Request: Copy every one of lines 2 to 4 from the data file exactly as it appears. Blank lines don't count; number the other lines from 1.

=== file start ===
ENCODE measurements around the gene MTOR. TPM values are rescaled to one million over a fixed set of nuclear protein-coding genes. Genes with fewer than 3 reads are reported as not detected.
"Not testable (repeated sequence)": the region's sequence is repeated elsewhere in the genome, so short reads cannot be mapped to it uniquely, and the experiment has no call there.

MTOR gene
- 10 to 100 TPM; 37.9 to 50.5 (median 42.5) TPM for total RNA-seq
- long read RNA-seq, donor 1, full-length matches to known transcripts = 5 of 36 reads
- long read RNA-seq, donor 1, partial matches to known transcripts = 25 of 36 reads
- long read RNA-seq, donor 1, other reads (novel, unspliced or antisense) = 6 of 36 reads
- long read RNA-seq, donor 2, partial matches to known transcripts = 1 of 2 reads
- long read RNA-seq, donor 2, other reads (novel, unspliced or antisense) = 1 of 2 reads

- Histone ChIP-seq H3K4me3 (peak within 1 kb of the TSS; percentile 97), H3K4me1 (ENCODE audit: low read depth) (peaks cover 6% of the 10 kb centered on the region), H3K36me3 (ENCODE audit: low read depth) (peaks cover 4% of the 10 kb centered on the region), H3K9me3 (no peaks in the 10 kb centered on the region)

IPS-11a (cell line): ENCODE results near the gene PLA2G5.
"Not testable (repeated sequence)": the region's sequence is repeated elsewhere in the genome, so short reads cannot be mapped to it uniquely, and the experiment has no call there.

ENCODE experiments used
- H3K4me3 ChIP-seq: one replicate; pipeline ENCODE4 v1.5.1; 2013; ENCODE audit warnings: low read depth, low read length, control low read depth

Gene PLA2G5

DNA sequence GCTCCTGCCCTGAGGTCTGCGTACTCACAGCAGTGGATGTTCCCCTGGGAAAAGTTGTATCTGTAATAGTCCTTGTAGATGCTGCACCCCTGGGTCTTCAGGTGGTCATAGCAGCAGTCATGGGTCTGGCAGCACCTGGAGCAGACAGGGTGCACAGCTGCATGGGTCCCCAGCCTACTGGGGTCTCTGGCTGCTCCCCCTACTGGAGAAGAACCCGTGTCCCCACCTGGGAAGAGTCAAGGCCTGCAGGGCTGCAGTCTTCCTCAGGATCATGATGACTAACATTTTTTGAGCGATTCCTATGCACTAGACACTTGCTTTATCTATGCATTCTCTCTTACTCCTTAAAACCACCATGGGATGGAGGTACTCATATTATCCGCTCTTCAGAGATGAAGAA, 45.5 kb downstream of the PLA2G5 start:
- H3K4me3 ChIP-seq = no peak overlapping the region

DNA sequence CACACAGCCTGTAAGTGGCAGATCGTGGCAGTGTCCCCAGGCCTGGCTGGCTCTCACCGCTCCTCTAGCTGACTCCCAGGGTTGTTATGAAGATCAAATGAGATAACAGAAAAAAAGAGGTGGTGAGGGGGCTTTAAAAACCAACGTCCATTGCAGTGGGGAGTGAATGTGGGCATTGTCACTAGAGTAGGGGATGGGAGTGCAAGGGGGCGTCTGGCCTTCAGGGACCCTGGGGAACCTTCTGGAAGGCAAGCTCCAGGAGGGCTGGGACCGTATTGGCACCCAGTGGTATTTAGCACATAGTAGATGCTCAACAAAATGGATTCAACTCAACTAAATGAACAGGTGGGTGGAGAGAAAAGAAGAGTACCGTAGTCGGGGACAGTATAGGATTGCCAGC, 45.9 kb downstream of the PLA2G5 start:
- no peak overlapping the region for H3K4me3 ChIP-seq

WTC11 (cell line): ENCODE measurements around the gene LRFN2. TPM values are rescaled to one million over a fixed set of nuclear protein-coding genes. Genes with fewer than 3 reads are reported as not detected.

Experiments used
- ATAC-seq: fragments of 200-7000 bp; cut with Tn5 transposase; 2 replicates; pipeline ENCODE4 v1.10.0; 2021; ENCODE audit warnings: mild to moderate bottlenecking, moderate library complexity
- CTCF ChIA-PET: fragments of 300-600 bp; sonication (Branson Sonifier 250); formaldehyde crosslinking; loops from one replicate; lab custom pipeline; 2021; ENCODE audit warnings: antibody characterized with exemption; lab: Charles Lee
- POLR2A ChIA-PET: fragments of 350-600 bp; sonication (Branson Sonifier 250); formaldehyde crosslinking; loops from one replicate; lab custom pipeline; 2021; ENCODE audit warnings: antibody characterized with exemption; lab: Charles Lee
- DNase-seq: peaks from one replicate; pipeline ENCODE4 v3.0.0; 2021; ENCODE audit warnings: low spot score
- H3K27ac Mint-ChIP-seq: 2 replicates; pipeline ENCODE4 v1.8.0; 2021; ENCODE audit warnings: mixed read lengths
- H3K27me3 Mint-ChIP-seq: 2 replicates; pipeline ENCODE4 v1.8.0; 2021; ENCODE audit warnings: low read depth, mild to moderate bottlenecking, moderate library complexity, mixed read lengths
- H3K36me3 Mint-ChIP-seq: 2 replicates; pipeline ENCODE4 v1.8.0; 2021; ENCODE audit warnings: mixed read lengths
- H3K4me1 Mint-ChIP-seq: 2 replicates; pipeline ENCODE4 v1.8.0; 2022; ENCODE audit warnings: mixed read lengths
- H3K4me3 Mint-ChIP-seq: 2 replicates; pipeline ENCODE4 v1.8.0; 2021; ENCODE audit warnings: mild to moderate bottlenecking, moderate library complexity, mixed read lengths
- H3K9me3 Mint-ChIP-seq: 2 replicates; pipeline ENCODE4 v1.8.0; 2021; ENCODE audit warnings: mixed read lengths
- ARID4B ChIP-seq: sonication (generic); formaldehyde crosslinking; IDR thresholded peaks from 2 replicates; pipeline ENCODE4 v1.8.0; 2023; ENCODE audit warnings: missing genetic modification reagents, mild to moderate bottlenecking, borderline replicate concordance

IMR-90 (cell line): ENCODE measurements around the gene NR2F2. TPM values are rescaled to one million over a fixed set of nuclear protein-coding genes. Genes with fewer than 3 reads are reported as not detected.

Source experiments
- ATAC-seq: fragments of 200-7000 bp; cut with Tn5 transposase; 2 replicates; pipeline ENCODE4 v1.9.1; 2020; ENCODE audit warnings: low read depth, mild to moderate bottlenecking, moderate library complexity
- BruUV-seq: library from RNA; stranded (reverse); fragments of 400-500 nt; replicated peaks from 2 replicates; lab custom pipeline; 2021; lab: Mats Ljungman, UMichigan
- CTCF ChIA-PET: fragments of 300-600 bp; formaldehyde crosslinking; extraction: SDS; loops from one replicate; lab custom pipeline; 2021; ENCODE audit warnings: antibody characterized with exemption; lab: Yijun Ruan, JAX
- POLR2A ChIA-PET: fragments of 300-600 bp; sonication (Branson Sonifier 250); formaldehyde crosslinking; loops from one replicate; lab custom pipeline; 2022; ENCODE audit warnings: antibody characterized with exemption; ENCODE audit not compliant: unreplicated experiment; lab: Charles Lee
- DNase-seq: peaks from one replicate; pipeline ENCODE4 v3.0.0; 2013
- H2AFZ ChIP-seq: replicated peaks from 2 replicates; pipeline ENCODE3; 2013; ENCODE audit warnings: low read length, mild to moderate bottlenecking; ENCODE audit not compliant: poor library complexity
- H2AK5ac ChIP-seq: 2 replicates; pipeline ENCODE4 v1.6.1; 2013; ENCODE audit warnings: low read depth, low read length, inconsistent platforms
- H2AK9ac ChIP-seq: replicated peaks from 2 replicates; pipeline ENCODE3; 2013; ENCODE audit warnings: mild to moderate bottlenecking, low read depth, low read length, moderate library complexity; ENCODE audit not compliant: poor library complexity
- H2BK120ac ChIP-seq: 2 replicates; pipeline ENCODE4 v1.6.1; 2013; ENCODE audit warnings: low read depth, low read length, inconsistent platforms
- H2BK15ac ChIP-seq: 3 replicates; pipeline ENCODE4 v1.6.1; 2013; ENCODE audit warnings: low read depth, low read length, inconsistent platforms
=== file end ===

"Not testable (repeated sequence)": the region's sequence is repeated elsewhere in the genome, so short reads cannot be mapped to it uniquely, and the experiment has no call there.

MTOR gene
- 10 to 100 TPM; 37.9 to 50.5 (median 42.5) TPM for total RNA-seq